Donald Trump looked to the U.S. Rust Belt to explain why he’s withdrawing from the global effort to fight climate change, saying, “I was elected to represent the citizens of Pittsburgh, not Paris.”
The thing is, the people of Pittsburgh are going green.
Pittsburgh mayor, William Peduto, issued a statement decrying Trump’s decision to quit the Paris accord as “disastrous,” and has set a goal of running the city completely with clean power by 2035.
“Pittsburgh will not only heed the guidelines of the Paris agreement, we will work to move toward 100 percent clean and renewable energy for our future, our economy, and our people,” he said in a Sierra Club statement Friday.
Pittsburgh is committed fighting global warming, the Democrat said. And Trump shouldn’t have invoked Pittsburgh by name, said Peduto, who went to Paris in 2015 when the accord was signed.
“I’m appalled that the president used my city to justify his unacceptable decision, as most other Pittsburghers are,” the mayor said in a statement.
Peduto’s reaction was part of the widespread condemnation from U.S. civic, state and business leaders that came in reaction to Trump’s decision to walk away from the landmark environmental accord. Mayors from Portland, Oregon, to Portland, Maine, blasted the move in press releases and on Twitter. California Governor Jerry Brown called Trump’s choice “tragic.”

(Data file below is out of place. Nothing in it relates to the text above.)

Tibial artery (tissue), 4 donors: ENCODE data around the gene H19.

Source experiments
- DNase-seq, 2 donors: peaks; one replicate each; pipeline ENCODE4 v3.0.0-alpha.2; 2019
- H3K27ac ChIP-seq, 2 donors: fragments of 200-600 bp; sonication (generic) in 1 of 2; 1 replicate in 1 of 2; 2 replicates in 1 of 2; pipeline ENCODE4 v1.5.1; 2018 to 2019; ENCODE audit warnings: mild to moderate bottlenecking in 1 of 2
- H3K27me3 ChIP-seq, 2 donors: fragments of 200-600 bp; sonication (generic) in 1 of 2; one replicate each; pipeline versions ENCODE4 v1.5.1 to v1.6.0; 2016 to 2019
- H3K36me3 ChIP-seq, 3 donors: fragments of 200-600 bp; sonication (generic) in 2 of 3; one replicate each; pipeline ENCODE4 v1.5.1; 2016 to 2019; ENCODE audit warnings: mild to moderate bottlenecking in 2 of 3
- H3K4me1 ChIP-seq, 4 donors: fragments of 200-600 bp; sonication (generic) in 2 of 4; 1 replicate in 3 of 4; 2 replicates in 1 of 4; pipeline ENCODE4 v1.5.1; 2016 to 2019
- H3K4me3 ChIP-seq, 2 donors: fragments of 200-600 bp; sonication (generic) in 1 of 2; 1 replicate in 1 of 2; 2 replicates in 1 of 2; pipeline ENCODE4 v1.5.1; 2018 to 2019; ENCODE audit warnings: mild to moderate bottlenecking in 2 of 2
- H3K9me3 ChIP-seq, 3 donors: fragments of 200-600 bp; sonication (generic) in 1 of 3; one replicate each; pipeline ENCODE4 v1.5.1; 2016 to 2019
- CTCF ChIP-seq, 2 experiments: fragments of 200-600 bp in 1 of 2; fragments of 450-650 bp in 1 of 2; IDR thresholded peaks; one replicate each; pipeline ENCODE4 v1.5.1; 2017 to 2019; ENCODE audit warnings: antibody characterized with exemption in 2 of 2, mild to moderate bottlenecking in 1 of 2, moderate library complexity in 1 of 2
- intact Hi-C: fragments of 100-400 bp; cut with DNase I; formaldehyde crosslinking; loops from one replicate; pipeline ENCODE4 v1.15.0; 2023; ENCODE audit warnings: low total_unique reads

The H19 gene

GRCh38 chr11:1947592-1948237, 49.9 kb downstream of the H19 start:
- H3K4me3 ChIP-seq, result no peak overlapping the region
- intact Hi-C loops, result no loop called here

“California will resist,” Brown said on a call with reporters. “This is an insane move by this president.”
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The president, who refuses to say whether he believes climate change is real, may have invoked Pittsburgh in an effort to conjure images of the city’s bygone days as a hard-nosed steel town.
Pittsburgh, however, has come a long way. It now boasts a vibrant tech economy, prompting Uber Technologies, Inc. to tap the city last year for testing self-driving cars. it also has a thriving clean-energy scene, with 13,000 jobs in renewable energy industry.
“Pittsburgh is the example of why the Paris agreement is good for economic development,” Peduto said.